Joel Ewanick, GM's ousted chief marketing officer, was a good story while he lasted.
For ad publications, chief marketing officers are the most important people in the business. The ultimate arbiters of change in media, they -- collectively and individually -- can make or break a media partner or a new technology platform. They have huge information and technical resources at their disposal, not to mention spending influence. In a way, our only job is to cover what's going on in their heads.
They also tend not to stick around long, though that appears to be changing. The average tenure of a CMO has gone up in recent years, according to Spencer Stuart, from a low of 23 months in 2006 to an average of 43 months as of June 2012.
Ewanick was on the job just two years, about half the current average, but in that time he was very productive as a ruffler of feathers and rankler of media vendors (who knew better than complain publicly about it). In the past year in particular, he's blazed a trail of destruction across the automaker's media spend, both digital and traditional. Many of his recent decisions seem to be about opting out of media platforms that his colleagues at other huge brands treat as must-buys.
Facebook Facepalm. You know the story. GM yanked 100% of its Facebook ad spend on the eve of the latter's IPO. The move fed into a negative tide against Facebook's stock, which persists two months later.
Taunting TV. Under Ewanick, GM decided to skip the Super Bowl and walk away from TV upfront negotiations (AdAge). This was viewed by some, including Pivotal Research analyst Brian Weiser, as GM exercising its credible ability to turn its back negotiations. "It is willing to walk away from any negotiation with any media owner," Weiser wrote.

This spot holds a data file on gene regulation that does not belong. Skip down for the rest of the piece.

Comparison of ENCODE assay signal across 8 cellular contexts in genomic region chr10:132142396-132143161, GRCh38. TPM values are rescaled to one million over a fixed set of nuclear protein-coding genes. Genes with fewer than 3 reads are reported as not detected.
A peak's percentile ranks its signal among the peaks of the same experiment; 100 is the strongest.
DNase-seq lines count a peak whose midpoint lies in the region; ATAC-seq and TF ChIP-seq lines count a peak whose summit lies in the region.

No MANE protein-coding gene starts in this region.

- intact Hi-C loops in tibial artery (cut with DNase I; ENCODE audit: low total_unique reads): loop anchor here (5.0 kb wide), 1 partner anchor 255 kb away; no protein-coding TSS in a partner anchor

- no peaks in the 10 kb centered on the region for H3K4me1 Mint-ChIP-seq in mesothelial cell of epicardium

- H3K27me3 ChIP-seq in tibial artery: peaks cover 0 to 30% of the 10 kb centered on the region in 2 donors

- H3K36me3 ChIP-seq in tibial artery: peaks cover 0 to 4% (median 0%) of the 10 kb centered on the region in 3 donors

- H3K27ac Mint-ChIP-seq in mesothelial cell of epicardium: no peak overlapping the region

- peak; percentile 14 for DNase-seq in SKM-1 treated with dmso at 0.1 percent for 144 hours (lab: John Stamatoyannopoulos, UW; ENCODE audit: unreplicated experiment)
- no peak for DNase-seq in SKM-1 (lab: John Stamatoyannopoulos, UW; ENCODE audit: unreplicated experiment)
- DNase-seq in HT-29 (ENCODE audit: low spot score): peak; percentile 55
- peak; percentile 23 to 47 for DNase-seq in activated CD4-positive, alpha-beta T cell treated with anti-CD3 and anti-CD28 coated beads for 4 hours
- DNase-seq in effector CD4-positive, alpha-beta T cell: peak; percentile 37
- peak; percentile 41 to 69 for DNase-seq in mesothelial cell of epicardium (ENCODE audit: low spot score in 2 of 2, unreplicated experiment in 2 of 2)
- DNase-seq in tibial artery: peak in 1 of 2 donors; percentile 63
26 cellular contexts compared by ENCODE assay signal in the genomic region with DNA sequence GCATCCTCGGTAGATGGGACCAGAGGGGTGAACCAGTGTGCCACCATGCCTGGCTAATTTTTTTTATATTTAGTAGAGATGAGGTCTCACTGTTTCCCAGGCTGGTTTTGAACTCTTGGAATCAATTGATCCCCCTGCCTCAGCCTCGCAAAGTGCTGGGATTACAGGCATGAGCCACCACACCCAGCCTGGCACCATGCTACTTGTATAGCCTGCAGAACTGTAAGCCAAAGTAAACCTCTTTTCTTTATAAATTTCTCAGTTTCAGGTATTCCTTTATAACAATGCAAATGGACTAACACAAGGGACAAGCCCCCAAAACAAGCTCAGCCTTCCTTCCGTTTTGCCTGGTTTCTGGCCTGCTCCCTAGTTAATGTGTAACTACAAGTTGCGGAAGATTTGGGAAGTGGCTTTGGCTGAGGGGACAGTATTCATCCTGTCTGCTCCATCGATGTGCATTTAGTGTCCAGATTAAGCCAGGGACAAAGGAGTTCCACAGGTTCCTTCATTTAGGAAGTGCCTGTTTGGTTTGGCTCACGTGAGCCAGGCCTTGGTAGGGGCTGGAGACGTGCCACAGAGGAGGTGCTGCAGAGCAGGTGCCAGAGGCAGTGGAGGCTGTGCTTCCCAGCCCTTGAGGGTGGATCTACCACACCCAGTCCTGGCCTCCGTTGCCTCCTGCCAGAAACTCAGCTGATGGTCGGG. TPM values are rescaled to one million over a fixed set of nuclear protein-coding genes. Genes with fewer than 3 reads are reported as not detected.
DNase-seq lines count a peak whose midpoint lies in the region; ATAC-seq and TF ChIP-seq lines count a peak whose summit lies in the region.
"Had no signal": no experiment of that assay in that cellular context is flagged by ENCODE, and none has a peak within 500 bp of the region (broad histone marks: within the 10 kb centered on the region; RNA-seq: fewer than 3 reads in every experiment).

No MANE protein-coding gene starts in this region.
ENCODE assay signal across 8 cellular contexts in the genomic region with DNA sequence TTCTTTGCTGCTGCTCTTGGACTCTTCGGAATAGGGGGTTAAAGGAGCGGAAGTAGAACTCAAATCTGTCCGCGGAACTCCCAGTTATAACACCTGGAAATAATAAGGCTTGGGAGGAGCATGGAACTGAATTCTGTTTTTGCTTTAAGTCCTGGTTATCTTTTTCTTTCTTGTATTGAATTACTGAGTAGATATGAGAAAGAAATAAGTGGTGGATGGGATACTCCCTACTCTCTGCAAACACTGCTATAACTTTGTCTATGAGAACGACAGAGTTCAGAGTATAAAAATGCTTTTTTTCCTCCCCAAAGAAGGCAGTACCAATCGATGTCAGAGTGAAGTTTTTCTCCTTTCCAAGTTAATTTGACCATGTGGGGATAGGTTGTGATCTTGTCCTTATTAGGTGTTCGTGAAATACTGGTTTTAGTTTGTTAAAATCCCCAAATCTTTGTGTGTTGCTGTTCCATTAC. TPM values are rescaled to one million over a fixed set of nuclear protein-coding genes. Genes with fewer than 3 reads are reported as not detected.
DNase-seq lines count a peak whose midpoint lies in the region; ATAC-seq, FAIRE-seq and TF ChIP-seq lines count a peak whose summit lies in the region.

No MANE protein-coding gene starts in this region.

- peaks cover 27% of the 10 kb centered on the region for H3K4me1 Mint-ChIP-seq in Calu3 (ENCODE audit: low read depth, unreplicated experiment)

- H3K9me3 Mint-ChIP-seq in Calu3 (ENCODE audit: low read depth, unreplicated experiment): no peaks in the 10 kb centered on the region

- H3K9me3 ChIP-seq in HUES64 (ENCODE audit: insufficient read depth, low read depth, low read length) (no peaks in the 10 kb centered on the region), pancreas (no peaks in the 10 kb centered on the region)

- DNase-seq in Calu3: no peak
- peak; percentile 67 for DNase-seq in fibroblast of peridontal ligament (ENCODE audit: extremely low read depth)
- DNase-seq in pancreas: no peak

Slash And Burn. Agencies have not escaped the knife. Mike Colias reported in Automotive News that in a bid to cut $2 billion in marketing costs over five years, Ewanick transferred all GM media buying to Carat and consolidated Chevy's creative work "from dozens of agencies globally to just one firm, Commonwealth of Detroit."
What can we take away from the short tenure and sudden dismissal of Mr. Ewanick?
Change Is Constant. Don't trust whatever stability you may perceive in your customer relationships, even if you have (or think you have) C-level buy-in from the client. Ewanick showed through his aggressive cuts, and now through his exit, how fast things can change.
Performance Matters. The reason GM gave Ewanick for his dismissal, according to WSJ sources, was a failure to "properly vet the financial details of a European soccer-sponsorship deal." The unofficial reason may have been more comprehensive. GM sales have not responded to his touch. As the L.A. times points out, in the first six months of 2012 GM sold somewhere north of 1.3 million vehicles in the U.S., a mere 4% gain, compared with industry-wide sales growth of 15%. And its share of the U.S. market fell nearly two percent, to 18.1%.
Creativity Matters. Cost cutting isn't what first thrust Ewanick into the spotlight. Before joining GM he drew attention as the brain behind Hyundai's "Assurance" program, giving new car buyers the right to return their wheels should they lose their jobs.
That ingenuity is a reason we probably haven't seen the last of Ewanick. With any luck, he'll keep on being a good story.